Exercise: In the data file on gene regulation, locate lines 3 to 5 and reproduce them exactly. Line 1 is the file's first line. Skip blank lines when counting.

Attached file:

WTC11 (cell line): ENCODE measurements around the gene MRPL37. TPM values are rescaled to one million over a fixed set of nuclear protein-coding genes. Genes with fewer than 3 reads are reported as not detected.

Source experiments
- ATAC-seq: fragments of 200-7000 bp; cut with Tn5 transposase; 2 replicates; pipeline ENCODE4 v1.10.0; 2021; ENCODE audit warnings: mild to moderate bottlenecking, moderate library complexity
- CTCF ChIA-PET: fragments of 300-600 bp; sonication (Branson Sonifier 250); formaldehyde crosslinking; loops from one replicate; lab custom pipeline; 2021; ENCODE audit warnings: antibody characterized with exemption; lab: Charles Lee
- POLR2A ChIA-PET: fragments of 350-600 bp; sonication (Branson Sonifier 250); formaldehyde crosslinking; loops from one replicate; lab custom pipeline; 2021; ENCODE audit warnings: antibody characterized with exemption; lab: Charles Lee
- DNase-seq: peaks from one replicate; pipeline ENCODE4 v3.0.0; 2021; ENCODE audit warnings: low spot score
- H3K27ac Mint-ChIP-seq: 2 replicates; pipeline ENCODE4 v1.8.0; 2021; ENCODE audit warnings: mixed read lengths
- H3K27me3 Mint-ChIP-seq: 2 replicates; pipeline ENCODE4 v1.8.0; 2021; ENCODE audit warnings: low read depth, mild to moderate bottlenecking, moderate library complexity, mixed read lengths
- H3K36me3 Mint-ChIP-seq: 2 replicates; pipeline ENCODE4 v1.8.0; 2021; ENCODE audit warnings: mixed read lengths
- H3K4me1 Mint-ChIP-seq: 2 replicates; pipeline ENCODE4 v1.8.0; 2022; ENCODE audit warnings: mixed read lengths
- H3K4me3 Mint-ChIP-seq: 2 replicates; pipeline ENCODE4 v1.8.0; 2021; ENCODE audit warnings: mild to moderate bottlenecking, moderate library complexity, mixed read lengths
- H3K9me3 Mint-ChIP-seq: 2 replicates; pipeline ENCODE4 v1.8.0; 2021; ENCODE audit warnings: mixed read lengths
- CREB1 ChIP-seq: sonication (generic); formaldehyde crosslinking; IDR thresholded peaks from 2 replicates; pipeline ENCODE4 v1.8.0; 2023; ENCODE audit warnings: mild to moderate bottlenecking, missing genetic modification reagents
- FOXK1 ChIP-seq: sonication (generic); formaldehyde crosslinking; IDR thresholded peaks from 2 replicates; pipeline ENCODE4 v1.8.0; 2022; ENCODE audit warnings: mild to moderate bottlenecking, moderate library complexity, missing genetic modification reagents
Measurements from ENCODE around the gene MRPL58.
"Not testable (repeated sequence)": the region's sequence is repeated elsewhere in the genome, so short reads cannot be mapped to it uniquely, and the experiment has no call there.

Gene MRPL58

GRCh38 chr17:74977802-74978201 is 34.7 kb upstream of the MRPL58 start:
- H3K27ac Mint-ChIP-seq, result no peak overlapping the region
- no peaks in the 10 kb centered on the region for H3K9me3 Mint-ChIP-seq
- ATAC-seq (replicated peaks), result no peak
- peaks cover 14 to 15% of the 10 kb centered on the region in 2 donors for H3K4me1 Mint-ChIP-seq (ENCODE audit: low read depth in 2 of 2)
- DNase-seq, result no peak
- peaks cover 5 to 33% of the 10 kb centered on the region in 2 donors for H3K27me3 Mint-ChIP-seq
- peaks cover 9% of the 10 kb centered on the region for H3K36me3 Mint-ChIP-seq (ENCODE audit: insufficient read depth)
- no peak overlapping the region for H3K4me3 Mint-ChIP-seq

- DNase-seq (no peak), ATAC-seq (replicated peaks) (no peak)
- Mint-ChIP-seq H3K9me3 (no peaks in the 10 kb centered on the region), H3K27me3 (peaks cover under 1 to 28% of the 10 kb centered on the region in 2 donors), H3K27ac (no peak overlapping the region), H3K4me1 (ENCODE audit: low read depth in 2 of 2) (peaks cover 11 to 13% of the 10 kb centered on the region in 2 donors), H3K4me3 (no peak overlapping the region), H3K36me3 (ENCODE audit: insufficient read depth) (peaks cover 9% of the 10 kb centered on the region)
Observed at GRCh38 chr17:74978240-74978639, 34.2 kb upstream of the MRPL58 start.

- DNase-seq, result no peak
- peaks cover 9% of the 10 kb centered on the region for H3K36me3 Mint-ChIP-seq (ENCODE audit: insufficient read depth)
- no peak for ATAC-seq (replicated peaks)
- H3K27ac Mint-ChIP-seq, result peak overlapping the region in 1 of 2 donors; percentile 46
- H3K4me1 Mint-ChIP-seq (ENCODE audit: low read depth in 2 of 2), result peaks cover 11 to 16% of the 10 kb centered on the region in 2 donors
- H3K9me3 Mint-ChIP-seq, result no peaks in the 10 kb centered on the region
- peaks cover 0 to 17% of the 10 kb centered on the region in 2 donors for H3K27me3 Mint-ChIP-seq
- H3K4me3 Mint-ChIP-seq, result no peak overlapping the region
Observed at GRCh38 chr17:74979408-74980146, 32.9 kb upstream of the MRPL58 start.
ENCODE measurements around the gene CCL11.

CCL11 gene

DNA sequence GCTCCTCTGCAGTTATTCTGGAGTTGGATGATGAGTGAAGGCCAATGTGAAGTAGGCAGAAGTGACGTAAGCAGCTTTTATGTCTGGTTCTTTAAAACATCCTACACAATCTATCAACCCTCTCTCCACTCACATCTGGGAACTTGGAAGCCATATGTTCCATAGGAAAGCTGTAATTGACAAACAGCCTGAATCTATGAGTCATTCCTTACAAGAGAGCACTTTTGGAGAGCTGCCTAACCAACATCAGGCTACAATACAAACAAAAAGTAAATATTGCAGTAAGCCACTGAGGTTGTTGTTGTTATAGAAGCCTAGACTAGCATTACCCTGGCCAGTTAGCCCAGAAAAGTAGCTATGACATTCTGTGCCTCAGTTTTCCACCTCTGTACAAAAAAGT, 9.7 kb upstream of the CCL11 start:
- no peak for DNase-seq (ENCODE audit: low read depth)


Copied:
- ATAC-seq: fragments of 200-7000 bp; cut with Tn5 transposase; 2 replicates; pipeline ENCODE4 v1.10.0; 2021; ENCODE audit warnings: mild to moderate bottlenecking, moderate library complexity
- CTCF ChIA-PET: fragments of 300-600 bp; sonication (Branson Sonifier 250); formaldehyde crosslinking; loops from one replicate; lab custom pipeline; 2021; ENCODE audit warnings: antibody characterized with exemption; lab: Charles Lee
- POLR2A ChIA-PET: fragments of 350-600 bp; sonication (Branson Sonifier 250); formaldehyde crosslinking; loops from one replicate; lab custom pipeline; 2021; ENCODE audit warnings: antibody characterized with exemption; lab: Charles Lee